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How to Lie with Maps - 91 edition

How to Lie with Maps (ISBN10: 0226534154; ISBN13: 9780226534152)
ISBN13: 978-0226534152
ISBN10: 0226534154

Summary: Originally published to wide acclaim, this lively, cleverly illustrated essay on the use and abuse of maps teaches us how to evaluate maps critically and promotes a healthy skepticism about these easy-to-manipulate models of reality. Monmonier shows that, despite their immense value, maps lie. In fact, they must. The second edition is updated with the addition of two new chapters, 10 color plates, and a new foreword by renowned geographer H. J. de Blij. One new chapter examines the
role of national interest and cultural values in national mapping organizations, including the United States Geological Survey, while the other explores the new breed of multimedia, computer-based maps. To show how maps distort, Monmonier introduces basic principles of mapmaking, gives entertaining examples of the misuse of maps in situations from zoning disputes to census reports, and covers all the typical kinds of distortions from deliberate oversimplifications to the misleading use of color. ''Professor Monmonier himself knows how to gain our attention; it is not in fact the lies in maps but their truth, if always approximate and incomplete, that he wants us to admire and use, even to draw for ourselves on the facile screen. His is an artful and funny book, which like any good map, packs plenty in little space.''--Scientific American ''A useful guide to a subject most people probably take too much for granted. It shows how map makers translate abstract data into eye-catching cartograms, as they are called. It combats cartographic illiteracy. It fights cartophobia. It may even teach you to find your way. For that alone, it seems worthwhile.''--Christopher Lehmann-Haupt, The New York Times ''. . . witty examination of how and why maps lie. [The book] conveys an important message about how statistics of any kind can be manipulated. But it also communicates much of the challenge, aesthetic appeal, and sheer fun of maps. Even those who hated geography in grammar school might well find a ne
...show more
Summary: Originally published to wide acclaim, this lively, cleverly illustrated essay on the use and abuse of maps teaches us how to evaluate maps critically and promotes a healthy skepticism about these easy-to-manipulate models of reality. Monmonier shows that, despite their immense value, maps lie. In fact, they must. The second edition is updated with the addition of two new chapters, 10 color plates, and a new foreword by renowned geographer H. J. de Blij. One new chapter examines the role of national interest and cultural values in national mapping organizations, including the United States Geological Survey, while the other explores the new breed of multimedia, computer-based maps. To show how maps distort, Monmonier introduces basic principles of mapmaking, gives entertaining examples of the misuse of maps in situations from zoning disputes to census reports, and covers all the typical kinds of distortions from deliberate oversimplifications to the misleading use of color. ''Professor Monmonier himself knows how to gain our attention; it is not in fact the lies in maps but their truth, if always approximate and incomplete, that he wants us to admire and use, even to draw for ourselves on the facile screen. His is an artful and funny book, which like any good map, packs plenty in little space.''--Scientific American ''A useful guide to a subject most people probably take too much for granted. It shows how map makers translate abstract data into eye-catching cartograms, as they are called. It combats cartographic illiteracy. It fights cartophobia. It may even teach you to find your way. For that alone, it seems worthwhile.''--Christopher Lehmann-Haupt, The New York Times ''. . . witty examination of how and why maps lie. [The book] conveys an important message about how statistics of any kind can be manipulated. But it also communicates much of the challenge, aesthetic appeal, and sheer fun of maps. Even those who hated geography in grammar school might well find a ne ...show less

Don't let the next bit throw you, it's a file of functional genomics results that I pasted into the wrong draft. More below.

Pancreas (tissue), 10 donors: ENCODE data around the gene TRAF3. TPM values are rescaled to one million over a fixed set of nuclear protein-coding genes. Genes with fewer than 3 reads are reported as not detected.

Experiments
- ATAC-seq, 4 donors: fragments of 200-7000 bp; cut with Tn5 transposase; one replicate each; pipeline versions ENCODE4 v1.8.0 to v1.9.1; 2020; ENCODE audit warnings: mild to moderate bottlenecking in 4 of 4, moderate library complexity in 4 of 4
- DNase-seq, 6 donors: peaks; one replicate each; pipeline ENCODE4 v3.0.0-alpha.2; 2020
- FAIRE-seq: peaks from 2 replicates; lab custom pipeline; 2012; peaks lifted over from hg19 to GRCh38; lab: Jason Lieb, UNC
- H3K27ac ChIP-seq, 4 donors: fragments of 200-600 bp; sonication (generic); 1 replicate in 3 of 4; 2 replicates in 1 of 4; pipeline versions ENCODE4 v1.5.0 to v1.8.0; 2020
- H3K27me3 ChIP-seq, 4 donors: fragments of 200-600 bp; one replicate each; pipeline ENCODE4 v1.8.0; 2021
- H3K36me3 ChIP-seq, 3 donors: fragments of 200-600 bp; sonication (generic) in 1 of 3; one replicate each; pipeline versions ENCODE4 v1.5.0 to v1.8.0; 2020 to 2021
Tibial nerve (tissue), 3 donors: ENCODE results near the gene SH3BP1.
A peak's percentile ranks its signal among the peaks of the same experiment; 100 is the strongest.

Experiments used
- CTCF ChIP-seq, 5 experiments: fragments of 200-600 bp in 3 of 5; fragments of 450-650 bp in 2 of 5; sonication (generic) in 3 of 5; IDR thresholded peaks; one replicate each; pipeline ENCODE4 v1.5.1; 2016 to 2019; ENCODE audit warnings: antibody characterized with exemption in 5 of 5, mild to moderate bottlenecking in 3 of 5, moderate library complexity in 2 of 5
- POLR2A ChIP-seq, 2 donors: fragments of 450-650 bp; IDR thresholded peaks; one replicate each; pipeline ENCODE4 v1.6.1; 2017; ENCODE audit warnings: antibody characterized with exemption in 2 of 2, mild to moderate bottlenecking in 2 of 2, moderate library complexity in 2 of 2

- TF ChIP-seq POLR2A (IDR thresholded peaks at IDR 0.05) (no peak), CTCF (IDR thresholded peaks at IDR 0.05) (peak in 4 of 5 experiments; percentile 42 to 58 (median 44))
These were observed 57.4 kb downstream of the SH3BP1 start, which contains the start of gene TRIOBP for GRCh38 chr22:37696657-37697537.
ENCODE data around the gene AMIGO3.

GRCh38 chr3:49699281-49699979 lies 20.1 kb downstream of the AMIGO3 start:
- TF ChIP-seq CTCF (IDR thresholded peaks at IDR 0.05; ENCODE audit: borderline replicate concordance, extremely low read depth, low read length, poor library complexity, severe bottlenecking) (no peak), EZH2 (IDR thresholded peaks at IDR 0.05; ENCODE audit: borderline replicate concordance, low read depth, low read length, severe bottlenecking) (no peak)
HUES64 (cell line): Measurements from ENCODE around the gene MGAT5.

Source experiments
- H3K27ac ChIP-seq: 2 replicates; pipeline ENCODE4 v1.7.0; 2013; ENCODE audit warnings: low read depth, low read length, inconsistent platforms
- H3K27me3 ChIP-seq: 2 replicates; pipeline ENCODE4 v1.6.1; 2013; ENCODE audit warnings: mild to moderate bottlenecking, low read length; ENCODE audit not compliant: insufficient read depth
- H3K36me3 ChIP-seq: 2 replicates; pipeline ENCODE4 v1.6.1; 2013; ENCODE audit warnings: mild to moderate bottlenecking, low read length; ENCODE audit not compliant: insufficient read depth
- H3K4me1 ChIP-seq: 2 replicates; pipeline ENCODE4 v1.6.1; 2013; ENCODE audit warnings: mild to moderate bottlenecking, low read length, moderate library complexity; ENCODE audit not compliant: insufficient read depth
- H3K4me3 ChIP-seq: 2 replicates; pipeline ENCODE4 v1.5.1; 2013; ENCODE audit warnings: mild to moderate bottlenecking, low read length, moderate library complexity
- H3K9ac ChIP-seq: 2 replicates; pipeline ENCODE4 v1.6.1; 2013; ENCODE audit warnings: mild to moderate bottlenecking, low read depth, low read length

Edition/Copyright: 91
Cover:
Publisher: University of Chicago Press
Year Published: 1991
International: No



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